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Temporal range: Lower Cretaceous, 119–113 mya
Scientific classification
Kingdom: Animalia
Class: Sauropsida
Superorder: Dinosauria
Order: Ornithischia
Suborder: Thyreophora
Infraorder: Ankylosauria
Genus: Minmi

Minmi is a genus of small ankylosaurian dinosaur that lived during the Lower Cretaceous of Australia, about 119 to 113 million years ago.

A recent cladistic analysis suggests that Minmi is the most basal known ankylosaur.[1] That does not mean it was the ancestor of the group; it is far too late for that. It means its body is not specialized, and is relatively unchanged from whatever was the ancestral group.

Two good specimens of Minmi have been described, including a mostly complete skeleton, and additional fragments may belong to this genus. The dinosaur grew to about 2 m (6.6 ft) long (Holtz),[2] or 3 m long and weighed about 300 kilograms (Paul).[3] It was roughly 1 m (3.3 ft) tall to the top of the shoulder.

Paleobiology[change | change source]

Minmi is classified in the Ankylosauria, but is too 'primitive' (basal) to be included in either the Ankylosauridae or Nodosauridae.

As with other ankylosaurians, Minmi was herbivorous Unlike most herbivorous dinosaurs, there is direct evidence of the diet of Minmi: gut contents are known from the well-preserved nearly complete specimen. The gut contents consist of fragments of fibrous or vascular plant tissue, fruiting bodies, spherical seeds, and tissue (possibly from fern sporangia). The most common remains are the fibrous or vascular fragments, which have clean cut ends.

Because of the small size of the fragments, they are probably nibbled from plants or chopped in the mouth. These small fragments may have come from twigs or stems, but their size is more suggestive of vascular bundles in leaves. The clean cuts, and lack of gastroliths,[4] suggest that the animal relied on chewing to grind food. The seeds (0.3 mm [0.01 in] across) and fruiting bodies (4.5 mm [0.18 in] across) were apparently swallowed whole. When compared to gut contents and scat from modern herbivorous lizard, emu and goose, this shows Minmi had a more sophisticated process for cutting up plant material.[5]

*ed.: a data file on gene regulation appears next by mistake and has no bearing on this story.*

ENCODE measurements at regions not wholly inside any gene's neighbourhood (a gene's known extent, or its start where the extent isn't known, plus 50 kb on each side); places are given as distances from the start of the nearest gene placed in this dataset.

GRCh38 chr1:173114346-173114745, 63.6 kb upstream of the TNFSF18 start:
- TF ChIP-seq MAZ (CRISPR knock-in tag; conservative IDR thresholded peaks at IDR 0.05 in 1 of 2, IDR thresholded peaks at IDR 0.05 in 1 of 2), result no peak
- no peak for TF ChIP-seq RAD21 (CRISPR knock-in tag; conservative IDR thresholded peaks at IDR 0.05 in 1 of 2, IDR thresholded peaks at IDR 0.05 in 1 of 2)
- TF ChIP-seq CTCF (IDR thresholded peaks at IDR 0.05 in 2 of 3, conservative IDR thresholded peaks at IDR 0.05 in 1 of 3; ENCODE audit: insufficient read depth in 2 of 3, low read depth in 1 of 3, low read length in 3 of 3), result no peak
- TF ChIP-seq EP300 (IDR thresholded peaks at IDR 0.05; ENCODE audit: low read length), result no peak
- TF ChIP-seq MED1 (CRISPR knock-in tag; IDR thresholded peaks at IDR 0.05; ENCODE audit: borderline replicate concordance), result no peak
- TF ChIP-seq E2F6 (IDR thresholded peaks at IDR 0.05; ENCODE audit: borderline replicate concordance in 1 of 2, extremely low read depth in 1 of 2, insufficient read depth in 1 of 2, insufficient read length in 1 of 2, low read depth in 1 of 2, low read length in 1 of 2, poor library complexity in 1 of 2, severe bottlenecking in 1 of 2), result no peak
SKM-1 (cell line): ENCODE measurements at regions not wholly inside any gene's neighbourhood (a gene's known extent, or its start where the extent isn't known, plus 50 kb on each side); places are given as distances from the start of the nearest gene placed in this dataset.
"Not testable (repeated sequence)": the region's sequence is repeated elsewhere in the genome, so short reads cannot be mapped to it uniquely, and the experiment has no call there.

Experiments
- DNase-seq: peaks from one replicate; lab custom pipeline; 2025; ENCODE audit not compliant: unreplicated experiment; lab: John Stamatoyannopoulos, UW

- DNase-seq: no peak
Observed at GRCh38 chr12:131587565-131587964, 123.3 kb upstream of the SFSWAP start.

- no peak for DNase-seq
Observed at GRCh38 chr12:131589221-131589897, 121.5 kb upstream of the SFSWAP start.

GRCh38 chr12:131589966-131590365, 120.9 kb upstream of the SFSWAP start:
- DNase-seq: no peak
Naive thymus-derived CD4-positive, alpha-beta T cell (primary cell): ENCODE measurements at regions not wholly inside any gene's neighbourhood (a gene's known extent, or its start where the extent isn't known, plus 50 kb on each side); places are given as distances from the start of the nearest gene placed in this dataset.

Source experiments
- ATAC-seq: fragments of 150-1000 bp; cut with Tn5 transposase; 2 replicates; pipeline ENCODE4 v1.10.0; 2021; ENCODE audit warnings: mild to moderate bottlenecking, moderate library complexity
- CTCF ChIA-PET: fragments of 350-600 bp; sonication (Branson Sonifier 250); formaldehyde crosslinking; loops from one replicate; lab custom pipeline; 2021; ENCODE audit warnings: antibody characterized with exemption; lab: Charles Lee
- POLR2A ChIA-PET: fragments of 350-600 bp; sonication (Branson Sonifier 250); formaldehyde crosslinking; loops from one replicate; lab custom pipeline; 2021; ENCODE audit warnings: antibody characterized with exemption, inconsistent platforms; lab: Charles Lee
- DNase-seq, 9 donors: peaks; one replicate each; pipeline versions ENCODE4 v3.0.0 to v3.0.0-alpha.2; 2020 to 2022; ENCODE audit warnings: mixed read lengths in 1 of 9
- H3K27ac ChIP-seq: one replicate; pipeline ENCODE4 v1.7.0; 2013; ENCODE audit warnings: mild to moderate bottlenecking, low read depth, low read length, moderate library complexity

It had bony protrusions on its head, back, abdomen, legs and along the tail. Several types of armour are known in place in Minmi, including small ossicles, small keeled scutes on the body, large scutes without keels on the snout, large keeled scutes on the neck, shoulders, and possibly tail, spike-like scutes on the hips, and a combination of ridged and keeled scutes and triangular plates on the tail. There was one preserved ring of scutes around the neck. The arrangement of armour is unclear on the tail, although the triangular plates may have run on the sides of the tail, with long scutes forming a row along the top of the tail.[6] However, unlike other ankylosaurians, Minmi had horizontal plates of bones that ran along the sides of its vertebrae (hence its species name, M. paravertebra).

References[change | change source]

  1. Richard S. Thompson et al. (2011). "Phylogeny of the ankylosaurian dinosaurs (Ornithischia: Thyreophora)". Journal of Systematic Palaeontology in press. doi:10.1080/14772019.2011.569091. http://www.tandfonline.com/doi/abs/10.1080/14772019.2011.569091.
  2. Holtz, Thomas R. Jr. 2008. Dinosaurs: the most complete, up-to-date encyclopedia for dinosaur lovers of all ages. Supplementary Information
  3. Paul, G.S., 2010, The Princeton Field Guide to Dinosaurs, Princeton University Press p. 227
  4. stones in stomach for grinding food
  5. Molnar, Ralph E.; and Clifford, H. Trevor (2001). "An ankylosaurian cololite from Queensland, Australia". In Carpenter, Kenneth (ed). The armored dinosaurs. Bloomington, IN: Indiana University Press. pp. 399–412. ISBN 0-253-33964-2.
  6. Molnar, Ralph E. (2001). "Armor of the small ankylosaur Minmi". In Carpenter, Kenneth (ed). The armored dinosaurs. Bloomington, IN: Indiana University Press. pp. 341–362. ISBN 0-253-33964-2.